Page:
Acquired auditory agnosia in childhood and normal sleep electroencephalography subsequently diagnosed as Landau-Kleffner syndrome: a report of three cases.

Détails

ID Serval
serval:BIB_31AC9A670F43
Type
Article: article d'un périodique ou d'un magazine.
Sous-type
Etude de cas (case report): rapporte une observation et la commente brièvement.
Collection
Publications
Institution
Titre
Acquired auditory agnosia in childhood and normal sleep electroencephalography subsequently diagnosed as Landau-Kleffner syndrome: a report of three cases.
Périodique
Developmental Medicine and Child Neurology
Auteur(s)
Van Bogaert P., King M.D., Paquier P., Wetzburger C., Labasse C., Dubru J.M., Deonna T.
ISSN
1469-8749 (Electronic)
ISSN-L
0012-1622
Statut éditorial
Publié
Date de publication
2013
Volume
55
Numéro
6
Pages
575-579
Langue
anglais
Notes
Publication types: JOURNAL ARTICLEPublication Status: ppublish. PDF type: Case report
Résumé
Aim  We report three cases of Landau-Kleffner syndrome (LKS) in children (two females, one male) in whom diagnosis was delayed because the sleep electroencephalography (EEG) was initially normal. Method  Case histories including EEG, positron emission tomography findings, and long-term outcome were reviewed. Results  Auditory agnosia occurred between the age of 2 years and 3 years 6 months, after a period of normal language development. Initial awake and sleep EEG, recorded weeks to months after the onset of language regression, during a nap period in two cases and during a full night of sleep in the third case, was normal. Repeat EEG between 2 months and 2 years later showed epileptiform discharges during wakefulness and strongly activated by sleep, with a pattern of continuous spike-waves during slow-wave sleep in two patients. Patients were diagnosed with LKS and treated with various antiepileptic regimens, including corticosteroids. One patient in whom EEG became normal on hydrocortisone is making significant recovery. The other two patients did not exhibit a sustained response to treatment and remained severely impaired. Interpretation  Sleep EEG may be normal in the early phase of acquired auditory agnosia. EEG should be repeated frequently in individuals in whom a firm clinical diagnosis is made to facilitate early treatment.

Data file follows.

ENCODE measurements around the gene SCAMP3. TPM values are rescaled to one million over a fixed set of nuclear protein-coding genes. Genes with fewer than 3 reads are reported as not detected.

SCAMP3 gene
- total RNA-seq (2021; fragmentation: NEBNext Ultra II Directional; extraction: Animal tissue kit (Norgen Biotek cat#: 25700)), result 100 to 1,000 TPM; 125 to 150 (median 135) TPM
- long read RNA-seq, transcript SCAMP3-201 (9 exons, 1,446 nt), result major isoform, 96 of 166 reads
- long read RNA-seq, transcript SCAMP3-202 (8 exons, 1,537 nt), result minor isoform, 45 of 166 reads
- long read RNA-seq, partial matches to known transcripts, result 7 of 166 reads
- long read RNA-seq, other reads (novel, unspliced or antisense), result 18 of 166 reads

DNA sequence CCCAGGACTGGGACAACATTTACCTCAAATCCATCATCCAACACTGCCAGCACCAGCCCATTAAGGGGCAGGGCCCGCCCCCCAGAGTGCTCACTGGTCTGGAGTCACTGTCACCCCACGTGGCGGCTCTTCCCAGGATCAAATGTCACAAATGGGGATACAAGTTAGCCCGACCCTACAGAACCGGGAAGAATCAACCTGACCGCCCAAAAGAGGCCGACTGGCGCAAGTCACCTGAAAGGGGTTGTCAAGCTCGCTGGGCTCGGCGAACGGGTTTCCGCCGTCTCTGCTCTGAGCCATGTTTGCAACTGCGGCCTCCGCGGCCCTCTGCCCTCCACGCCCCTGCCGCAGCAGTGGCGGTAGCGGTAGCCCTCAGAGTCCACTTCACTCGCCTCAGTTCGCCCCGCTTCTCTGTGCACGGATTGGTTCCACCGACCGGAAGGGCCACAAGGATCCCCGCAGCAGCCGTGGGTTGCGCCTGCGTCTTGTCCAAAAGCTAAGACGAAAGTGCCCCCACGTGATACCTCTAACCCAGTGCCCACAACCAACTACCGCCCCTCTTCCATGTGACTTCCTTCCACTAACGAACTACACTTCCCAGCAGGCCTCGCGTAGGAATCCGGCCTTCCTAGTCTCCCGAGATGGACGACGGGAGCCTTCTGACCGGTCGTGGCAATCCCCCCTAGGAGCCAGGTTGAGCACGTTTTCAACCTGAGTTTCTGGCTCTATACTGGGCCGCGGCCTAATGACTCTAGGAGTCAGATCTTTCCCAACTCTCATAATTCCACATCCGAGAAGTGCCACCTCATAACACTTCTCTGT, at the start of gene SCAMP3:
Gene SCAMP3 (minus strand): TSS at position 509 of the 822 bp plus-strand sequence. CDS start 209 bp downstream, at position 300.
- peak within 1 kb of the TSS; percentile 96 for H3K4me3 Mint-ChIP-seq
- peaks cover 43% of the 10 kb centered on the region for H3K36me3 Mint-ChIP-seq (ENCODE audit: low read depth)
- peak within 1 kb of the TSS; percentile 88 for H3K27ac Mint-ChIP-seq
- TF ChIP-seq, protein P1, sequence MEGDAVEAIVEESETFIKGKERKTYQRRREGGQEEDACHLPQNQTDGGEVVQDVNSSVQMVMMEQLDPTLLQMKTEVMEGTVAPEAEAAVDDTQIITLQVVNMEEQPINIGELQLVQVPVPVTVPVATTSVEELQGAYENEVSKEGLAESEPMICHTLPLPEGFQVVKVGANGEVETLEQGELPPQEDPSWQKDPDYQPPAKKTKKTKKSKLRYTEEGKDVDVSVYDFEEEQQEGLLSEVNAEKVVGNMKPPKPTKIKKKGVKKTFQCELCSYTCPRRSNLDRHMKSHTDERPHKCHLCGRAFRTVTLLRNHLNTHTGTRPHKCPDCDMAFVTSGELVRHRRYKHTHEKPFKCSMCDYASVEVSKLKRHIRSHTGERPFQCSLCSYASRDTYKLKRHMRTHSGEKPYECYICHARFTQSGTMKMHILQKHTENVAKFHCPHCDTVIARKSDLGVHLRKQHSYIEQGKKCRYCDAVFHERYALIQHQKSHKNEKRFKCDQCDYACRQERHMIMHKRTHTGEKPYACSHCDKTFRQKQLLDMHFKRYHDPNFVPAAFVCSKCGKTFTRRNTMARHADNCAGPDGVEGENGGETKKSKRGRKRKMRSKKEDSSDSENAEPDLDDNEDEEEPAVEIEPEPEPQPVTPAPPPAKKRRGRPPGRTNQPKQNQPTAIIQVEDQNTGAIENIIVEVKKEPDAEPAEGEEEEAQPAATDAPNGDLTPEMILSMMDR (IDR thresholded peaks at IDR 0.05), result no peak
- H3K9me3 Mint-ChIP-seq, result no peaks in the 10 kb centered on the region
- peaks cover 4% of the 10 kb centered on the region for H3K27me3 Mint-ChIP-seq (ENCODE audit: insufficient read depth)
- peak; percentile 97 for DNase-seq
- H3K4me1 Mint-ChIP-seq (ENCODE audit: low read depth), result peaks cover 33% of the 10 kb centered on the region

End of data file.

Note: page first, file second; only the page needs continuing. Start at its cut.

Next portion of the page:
Pubmed
Web of science
Création de la notice
31/05/2013 17:06
Dernière modification de la notice
20/08/2019 14:17
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